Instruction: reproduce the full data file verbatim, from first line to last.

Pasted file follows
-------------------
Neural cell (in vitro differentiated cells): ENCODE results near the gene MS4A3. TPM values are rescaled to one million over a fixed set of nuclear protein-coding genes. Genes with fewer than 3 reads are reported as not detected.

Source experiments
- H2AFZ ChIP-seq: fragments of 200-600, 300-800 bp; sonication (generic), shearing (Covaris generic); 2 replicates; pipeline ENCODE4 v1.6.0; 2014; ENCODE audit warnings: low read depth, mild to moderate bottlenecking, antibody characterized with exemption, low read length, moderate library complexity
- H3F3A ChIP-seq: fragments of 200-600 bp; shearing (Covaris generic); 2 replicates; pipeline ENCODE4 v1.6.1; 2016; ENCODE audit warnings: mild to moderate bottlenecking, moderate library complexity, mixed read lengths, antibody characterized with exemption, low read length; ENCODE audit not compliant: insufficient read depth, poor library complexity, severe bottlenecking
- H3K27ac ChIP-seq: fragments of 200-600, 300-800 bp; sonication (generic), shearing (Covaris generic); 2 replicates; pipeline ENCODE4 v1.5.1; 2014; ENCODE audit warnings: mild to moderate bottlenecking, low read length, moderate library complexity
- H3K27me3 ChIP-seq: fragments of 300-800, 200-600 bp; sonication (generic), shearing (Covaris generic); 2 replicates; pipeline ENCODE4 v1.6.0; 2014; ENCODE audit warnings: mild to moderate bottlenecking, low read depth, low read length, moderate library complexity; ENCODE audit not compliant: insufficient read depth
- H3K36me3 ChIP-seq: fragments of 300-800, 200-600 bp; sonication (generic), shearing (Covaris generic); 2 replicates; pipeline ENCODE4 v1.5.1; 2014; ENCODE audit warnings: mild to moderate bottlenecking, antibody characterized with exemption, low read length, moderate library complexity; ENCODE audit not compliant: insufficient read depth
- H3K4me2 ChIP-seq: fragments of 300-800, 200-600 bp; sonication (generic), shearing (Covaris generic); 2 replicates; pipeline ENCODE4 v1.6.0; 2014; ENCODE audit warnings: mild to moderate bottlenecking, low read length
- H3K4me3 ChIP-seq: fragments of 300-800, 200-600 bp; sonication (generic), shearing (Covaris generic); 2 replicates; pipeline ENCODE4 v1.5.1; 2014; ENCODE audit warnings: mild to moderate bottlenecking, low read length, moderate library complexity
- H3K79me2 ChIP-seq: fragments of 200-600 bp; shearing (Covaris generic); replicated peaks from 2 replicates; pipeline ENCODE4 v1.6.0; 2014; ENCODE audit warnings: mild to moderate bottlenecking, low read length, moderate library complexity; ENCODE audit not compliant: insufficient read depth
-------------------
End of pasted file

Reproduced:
Neural cell (in vitro differentiated cells): ENCODE results near the gene MS4A3. TPM values are rescaled to one million over a fixed set of nuclear protein-coding genes. Genes with fewer than 3 reads are reported as not detected.

Source experiments
- H2AFZ ChIP-seq: fragments of 200-600, 300-800 bp; sonication (generic), shearing (Covaris generic); 2 replicates; pipeline ENCODE4 v1.6.0; 2014; ENCODE audit warnings: low read depth, mild to moderate bottlenecking, antibody characterized with exemption, low read length, moderate library complexity
- H3F3A ChIP-seq: fragments of 200-600 bp; shearing (Covaris generic); 2 replicates; pipeline ENCODE4 v1.6.1; 2016; ENCODE audit warnings: mild to moderate bottlenecking, moderate library complexity, mixed read lengths, antibody characterized with exemption, low read length; ENCODE audit not compliant: insufficient read depth, poor library complexity, severe bottlenecking
- H3K27ac ChIP-seq: fragments of 200-600, 300-800 bp; sonication (generic), shearing (Covaris generic); 2 replicates; pipeline ENCODE4 v1.5.1; 2014; ENCODE audit warnings: mild to moderate bottlenecking, low read length, moderate library complexity
- H3K27me3 ChIP-seq: fragments of 300-800, 200-600 bp; sonication (generic), shearing (Covaris generic); 2 replicates; pipeline ENCODE4 v1.6.0; 2014; ENCODE audit warnings: mild to moderate bottlenecking, low read depth, low read length, moderate library complexity; ENCODE audit not compliant: insufficient read depth
- H3K36me3 ChIP-seq: fragments of 300-800, 200-600 bp; sonication (generic), shearing (Covaris generic); 2 replicates; pipeline ENCODE4 v1.5.1; 2014; ENCODE audit warnings: mild to moderate bottlenecking, antibody characterized with exemption, low read length, moderate library complexity; ENCODE audit not compliant: insufficient read depth
- H3K4me2 ChIP-seq: fragments of 300-800, 200-600 bp; sonication (generic), shearing (Covaris generic); 2 replicates; pipeline ENCODE4 v1.6.0; 2014; ENCODE audit warnings: mild to moderate bottlenecking, low read length
- H3K4me3 ChIP-seq: fragments of 300-800, 200-600 bp; sonication (generic), shearing (Covaris generic); 2 replicates; pipeline ENCODE4 v1.5.1; 2014; ENCODE audit warnings: mild to moderate bottlenecking, low read length, moderate library complexity
- H3K79me2 ChIP-seq: fragments of 200-600 bp; shearing (Covaris generic); replicated peaks from 2 replicates; pipeline ENCODE4 v1.6.0; 2014; ENCODE audit warnings: mild to moderate bottlenecking, low read length, moderate library complexity; ENCODE audit not compliant: insufficient read depth